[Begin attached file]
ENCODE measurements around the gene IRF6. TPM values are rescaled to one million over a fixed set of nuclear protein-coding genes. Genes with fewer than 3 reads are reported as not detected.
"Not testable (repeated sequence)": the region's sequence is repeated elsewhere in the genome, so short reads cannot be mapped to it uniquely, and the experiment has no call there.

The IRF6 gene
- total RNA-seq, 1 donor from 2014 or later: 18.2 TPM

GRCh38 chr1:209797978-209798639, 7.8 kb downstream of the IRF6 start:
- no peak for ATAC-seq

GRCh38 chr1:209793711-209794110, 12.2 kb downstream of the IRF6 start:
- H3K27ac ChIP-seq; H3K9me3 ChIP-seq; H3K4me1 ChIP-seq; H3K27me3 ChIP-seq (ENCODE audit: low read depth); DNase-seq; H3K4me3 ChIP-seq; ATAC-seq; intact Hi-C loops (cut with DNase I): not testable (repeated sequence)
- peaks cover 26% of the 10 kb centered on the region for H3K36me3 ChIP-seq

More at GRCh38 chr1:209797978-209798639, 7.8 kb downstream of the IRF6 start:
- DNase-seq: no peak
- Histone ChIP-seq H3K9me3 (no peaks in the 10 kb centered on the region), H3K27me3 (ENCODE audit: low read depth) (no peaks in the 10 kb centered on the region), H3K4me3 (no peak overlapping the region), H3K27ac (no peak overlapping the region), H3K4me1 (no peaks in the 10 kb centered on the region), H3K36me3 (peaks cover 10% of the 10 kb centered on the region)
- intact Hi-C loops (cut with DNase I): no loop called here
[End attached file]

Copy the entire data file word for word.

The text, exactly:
ENCODE measurements around the gene IRF6. TPM values are rescaled to one million over a fixed set of nuclear protein-coding genes. Genes with fewer than 3 reads are reported as not detected.
"Not testable (repeated sequence)": the region's sequence is repeated elsewhere in the genome, so short reads cannot be mapped to it uniquely, and the experiment has no call there.

The IRF6 gene
- total RNA-seq, 1 donor from 2014 or later: 18.2 TPM

GRCh38 chr1:209797978-209798639, 7.8 kb downstream of the IRF6 start:
- no peak for ATAC-seq

GRCh38 chr1:209793711-209794110, 12.2 kb downstream of the IRF6 start:
- H3K27ac ChIP-seq; H3K9me3 ChIP-seq; H3K4me1 ChIP-seq; H3K27me3 ChIP-seq (ENCODE audit: low read depth); DNase-seq; H3K4me3 ChIP-seq; ATAC-seq; intact Hi-C loops (cut with DNase I): not testable (repeated sequence)
- peaks cover 26% of the 10 kb centered on the region for H3K36me3 ChIP-seq

More at GRCh38 chr1:209797978-209798639, 7.8 kb downstream of the IRF6 start:
- DNase-seq: no peak
- Histone ChIP-seq H3K9me3 (no peaks in the 10 kb centered on the region), H3K27me3 (ENCODE audit: low read depth) (no peaks in the 10 kb centered on the region), H3K4me3 (no peak overlapping the region), H3K27ac (no peak overlapping the region), H3K4me1 (no peaks in the 10 kb centered on the region), H3K36me3 (peaks cover 10% of the 10 kb centered on the region)
- intact Hi-C loops (cut with DNase I): no loop called here